Around the turn of the 5th century, St Augustine of Hippo, a Christian theologian and philosopher, wrote in his ‘Confessions’ a whole section (Book XI) devoted to the nature of time. He sought to illustrate how difficult it is to define time and presented it as an enigma. He observed that the past does not exist anymore whilst the future does not exist yet; and that the present does not exist either since it cannot have any duration. He concluded that time cannot possibly exist: ‘If […] time present […] only comes into existence because it passes into time past, how do we say that even this is, whose cause of being is that it shall not be -- namely, so that we cannot truly say that time is, unless because it tends not to be?’ I remember translating this from Latin as a teenager with my father.
Only human beings would feel compelled to agonize over the notion of time. That is because they are acutely aware of their terrestrial temporality. This separates them from any eternal divinity on the one hand, and from other mortal creatures on the other hand. Indeed, studies demonstrate that even animals live in the present moment, with no concept of finitude.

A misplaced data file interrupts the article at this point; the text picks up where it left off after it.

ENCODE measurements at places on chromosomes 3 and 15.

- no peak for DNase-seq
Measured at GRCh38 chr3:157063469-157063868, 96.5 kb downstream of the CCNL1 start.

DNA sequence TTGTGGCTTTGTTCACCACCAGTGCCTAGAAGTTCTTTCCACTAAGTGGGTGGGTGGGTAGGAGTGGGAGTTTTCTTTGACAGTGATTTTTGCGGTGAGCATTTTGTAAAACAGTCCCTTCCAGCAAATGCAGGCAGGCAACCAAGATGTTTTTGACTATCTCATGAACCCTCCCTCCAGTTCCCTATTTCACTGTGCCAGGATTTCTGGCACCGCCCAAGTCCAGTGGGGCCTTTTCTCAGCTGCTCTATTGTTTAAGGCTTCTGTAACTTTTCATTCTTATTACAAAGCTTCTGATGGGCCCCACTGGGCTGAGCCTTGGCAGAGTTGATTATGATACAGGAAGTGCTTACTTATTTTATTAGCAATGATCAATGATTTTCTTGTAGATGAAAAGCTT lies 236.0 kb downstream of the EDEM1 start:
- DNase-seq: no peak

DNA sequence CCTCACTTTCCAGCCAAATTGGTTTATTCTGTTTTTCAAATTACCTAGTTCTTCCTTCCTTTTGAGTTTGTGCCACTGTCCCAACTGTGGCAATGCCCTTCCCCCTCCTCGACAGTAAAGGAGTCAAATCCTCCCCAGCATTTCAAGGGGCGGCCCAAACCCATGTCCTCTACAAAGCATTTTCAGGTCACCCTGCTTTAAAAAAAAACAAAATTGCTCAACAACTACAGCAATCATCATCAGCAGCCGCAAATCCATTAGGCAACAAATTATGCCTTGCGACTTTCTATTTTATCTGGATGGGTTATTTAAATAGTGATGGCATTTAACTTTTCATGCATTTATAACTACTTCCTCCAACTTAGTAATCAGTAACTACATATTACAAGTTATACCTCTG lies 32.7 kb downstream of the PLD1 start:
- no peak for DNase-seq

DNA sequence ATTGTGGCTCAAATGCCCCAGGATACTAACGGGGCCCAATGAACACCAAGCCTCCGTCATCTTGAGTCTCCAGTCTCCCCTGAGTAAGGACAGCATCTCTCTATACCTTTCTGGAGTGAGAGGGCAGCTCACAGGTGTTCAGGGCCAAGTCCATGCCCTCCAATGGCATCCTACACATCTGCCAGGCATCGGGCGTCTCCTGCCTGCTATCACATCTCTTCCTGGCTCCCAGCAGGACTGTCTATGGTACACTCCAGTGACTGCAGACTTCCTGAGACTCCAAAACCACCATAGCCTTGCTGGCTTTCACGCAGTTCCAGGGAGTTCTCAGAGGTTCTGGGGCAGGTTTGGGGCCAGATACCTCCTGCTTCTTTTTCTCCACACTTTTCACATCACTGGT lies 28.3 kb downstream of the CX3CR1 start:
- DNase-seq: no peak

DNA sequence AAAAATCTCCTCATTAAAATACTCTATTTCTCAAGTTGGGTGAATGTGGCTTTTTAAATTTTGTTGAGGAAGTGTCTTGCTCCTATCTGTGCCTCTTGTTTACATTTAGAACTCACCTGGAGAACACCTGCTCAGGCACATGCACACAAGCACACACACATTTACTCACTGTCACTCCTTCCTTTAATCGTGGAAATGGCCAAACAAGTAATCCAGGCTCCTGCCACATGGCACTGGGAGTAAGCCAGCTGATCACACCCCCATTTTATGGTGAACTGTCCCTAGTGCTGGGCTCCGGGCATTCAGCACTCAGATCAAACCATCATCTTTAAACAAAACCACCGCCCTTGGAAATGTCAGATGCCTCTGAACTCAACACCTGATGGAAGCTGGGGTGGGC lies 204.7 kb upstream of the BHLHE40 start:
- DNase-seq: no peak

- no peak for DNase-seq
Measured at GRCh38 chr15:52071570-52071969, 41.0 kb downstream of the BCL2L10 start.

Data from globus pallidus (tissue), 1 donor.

Now consider the relationship between the future and the present in corporate finance. According to the ubiquitous concept of the time value of money, money owned today is worth more than an identical sum in the future since today’s money can be invested to earn an interest rate. The further away in time cash flows are generated, the less worth they hold today. At infinity, cash flows are worth nothing on a present value basis. In other words, the present value of future cash flows withers until it eventually dies.
Everything changes with an interest or discount rate set at nil. In this extreme case, the future is worth as much as the present. The passage of time becomes irrelevant. In that sense, monetary policy at the zero-bound produces some sort of financial immortality since future cash flows never die. But without the constraint of time, there is no incentive for excellence. By setting interest rates at a ‘divine’ level, central banks lead economic actors towards unproductive investments as ultra-cheap capital gets allocated to unworthy endeavors.
Both physical and financial mortality drive individuals’ quest for sublimation. Thus, paradoxically, financial immortality is pushing mankind further away from being a creator of value and towards animal existence. In that sense, the death of the time value of money represents perhaps the greatest economic and human cost caused by the current health crisis. Indeed, the uncontrolled explosion of government debt levels is likely to force interest rates close to zero for decades to come. Sorry kids.
And all this because of humans’ primal fear of mortality.